February 3, 2021

Foreign Aid in the Era of Great Power Competition

Andrew Natsios

Despite having the highest total generation of wealth per annum, the United States ranks 22nd in foreign aid allocation as a percentage of GDP. Since the end of the Cold War, during which bilateral aid was used to contain the spread of communism, the United States has become increasingly isolationist in trade. Professor Natsios says that this has opened the path for China to step in, through the Belt and Road Initiative, to accrue sway in the international system/institutions. Faced with a powerful China following its 20th-century aid model, Natsios calls on the US to revive aid spending to regain legitimacy on the world stage.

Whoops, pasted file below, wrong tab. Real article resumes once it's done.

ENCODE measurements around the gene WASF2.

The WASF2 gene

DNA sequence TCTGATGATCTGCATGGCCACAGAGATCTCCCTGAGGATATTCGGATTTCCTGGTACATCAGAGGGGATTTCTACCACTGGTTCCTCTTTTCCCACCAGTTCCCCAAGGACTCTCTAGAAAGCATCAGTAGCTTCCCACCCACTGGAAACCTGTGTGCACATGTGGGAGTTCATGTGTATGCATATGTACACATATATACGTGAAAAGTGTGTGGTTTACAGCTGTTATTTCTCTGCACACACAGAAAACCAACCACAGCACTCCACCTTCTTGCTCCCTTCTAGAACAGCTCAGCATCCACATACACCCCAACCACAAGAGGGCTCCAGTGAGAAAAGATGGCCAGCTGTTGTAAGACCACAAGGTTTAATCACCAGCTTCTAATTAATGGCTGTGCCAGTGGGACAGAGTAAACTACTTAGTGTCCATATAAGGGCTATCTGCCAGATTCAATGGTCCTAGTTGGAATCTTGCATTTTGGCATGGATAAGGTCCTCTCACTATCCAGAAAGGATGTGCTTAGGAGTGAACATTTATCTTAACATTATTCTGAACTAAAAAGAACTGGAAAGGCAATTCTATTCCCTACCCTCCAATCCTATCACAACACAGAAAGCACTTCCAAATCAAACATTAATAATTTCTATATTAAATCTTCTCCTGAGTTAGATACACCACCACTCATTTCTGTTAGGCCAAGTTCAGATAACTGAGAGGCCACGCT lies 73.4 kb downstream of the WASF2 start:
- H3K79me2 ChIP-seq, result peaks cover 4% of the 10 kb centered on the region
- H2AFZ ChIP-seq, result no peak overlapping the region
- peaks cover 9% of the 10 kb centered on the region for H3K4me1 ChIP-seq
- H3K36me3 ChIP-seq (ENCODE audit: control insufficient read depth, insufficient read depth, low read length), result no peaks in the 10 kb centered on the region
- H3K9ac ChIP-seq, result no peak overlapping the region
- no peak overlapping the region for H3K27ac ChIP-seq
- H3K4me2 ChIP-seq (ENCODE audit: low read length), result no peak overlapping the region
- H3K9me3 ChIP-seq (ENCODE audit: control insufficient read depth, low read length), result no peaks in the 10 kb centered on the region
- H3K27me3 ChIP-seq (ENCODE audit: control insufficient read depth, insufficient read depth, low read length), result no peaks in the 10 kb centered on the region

Andrew Natsios, a current professor at Texas A&M and the former head of the U.S. Agency for International Development, talks about the importance of foreign aid. He emphasizes the historical role that foreign aid played when trying to bring students from other countries to American universities. He believes that this method should be reincorporated Ito Foreign Aid. He also warns that we are at risk of losing control in the international political realm because powers, like China, are using foreign aid as a tactical maneuver to gain leverage. For example, China was promising vaccines to countries in Africa if they voted in support of their political agenda, leaving developing countries no choice but to abide because they are not receiving aid from Western powers.

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